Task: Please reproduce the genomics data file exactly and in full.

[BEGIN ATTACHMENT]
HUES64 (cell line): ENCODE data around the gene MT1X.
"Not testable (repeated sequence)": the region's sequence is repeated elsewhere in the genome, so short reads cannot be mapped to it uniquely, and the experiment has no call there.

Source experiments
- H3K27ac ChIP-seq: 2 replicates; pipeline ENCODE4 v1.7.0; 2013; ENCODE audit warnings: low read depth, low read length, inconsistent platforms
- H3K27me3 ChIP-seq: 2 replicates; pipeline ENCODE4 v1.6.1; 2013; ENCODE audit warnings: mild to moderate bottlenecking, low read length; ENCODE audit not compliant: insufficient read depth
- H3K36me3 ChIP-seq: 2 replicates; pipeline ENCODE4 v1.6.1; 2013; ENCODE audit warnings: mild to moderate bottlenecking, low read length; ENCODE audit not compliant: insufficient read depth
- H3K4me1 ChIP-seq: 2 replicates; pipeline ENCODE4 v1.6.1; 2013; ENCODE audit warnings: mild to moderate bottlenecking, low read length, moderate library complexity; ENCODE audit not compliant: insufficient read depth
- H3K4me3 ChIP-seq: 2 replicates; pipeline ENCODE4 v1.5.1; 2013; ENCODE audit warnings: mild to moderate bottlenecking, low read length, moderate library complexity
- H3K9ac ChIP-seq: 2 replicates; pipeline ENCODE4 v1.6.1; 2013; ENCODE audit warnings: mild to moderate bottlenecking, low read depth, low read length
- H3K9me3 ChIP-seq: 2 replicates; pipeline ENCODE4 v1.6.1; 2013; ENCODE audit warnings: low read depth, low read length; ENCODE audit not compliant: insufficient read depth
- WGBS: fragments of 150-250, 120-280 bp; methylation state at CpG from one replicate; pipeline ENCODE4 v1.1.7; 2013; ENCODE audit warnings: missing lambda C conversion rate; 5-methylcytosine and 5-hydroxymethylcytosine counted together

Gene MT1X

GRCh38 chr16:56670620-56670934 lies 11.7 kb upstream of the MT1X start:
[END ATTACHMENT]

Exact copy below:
HUES64 (cell line): ENCODE data around the gene MT1X.
"Not testable (repeated sequence)": the region's sequence is repeated elsewhere in the genome, so short reads cannot be mapped to it uniquely, and the experiment has no call there.

Source experiments
- H3K27ac ChIP-seq: 2 replicates; pipeline ENCODE4 v1.7.0; 2013; ENCODE audit warnings: low read depth, low read length, inconsistent platforms
- H3K27me3 ChIP-seq: 2 replicates; pipeline ENCODE4 v1.6.1; 2013; ENCODE audit warnings: mild to moderate bottlenecking, low read length; ENCODE audit not compliant: insufficient read depth
- H3K36me3 ChIP-seq: 2 replicates; pipeline ENCODE4 v1.6.1; 2013; ENCODE audit warnings: mild to moderate bottlenecking, low read length; ENCODE audit not compliant: insufficient read depth
- H3K4me1 ChIP-seq: 2 replicates; pipeline ENCODE4 v1.6.1; 2013; ENCODE audit warnings: mild to moderate bottlenecking, low read length, moderate library complexity; ENCODE audit not compliant: insufficient read depth
- H3K4me3 ChIP-seq: 2 replicates; pipeline ENCODE4 v1.5.1; 2013; ENCODE audit warnings: mild to moderate bottlenecking, low read length, moderate library complexity
- H3K9ac ChIP-seq: 2 replicates; pipeline ENCODE4 v1.6.1; 2013; ENCODE audit warnings: mild to moderate bottlenecking, low read depth, low read length
- H3K9me3 ChIP-seq: 2 replicates; pipeline ENCODE4 v1.6.1; 2013; ENCODE audit warnings: low read depth, low read length; ENCODE audit not compliant: insufficient read depth
- WGBS: fragments of 150-250, 120-280 bp; methylation state at CpG from one replicate; pipeline ENCODE4 v1.1.7; 2013; ENCODE audit warnings: missing lambda C conversion rate; 5-methylcytosine and 5-hydroxymethylcytosine counted together

Gene MT1X

GRCh38 chr16:56670620-56670934 lies 11.7 kb upstream of the MT1X start: